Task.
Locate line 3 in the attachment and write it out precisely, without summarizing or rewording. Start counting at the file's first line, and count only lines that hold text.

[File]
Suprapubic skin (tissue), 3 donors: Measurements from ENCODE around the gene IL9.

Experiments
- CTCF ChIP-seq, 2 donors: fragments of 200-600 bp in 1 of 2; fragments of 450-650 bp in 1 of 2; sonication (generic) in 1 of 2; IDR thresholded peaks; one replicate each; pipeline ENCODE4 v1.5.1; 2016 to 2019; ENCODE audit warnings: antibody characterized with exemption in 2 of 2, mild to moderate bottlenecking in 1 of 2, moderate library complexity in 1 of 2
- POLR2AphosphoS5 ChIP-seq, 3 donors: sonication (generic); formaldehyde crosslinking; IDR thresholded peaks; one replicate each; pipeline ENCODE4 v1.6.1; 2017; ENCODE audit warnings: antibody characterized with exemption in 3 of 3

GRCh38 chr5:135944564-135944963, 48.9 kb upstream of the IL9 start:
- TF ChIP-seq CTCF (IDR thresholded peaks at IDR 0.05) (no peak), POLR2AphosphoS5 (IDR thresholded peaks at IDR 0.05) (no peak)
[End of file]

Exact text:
- CTCF ChIP-seq, 2 donors: fragments of 200-600 bp in 1 of 2; fragments of 450-650 bp in 1 of 2; sonication (generic) in 1 of 2; IDR thresholded peaks; one replicate each; pipeline ENCODE4 v1.5.1; 2016 to 2019; ENCODE audit warnings: antibody characterized with exemption in 2 of 2, mild to moderate bottlenecking in 1 of 2, moderate library complexity in 1 of 2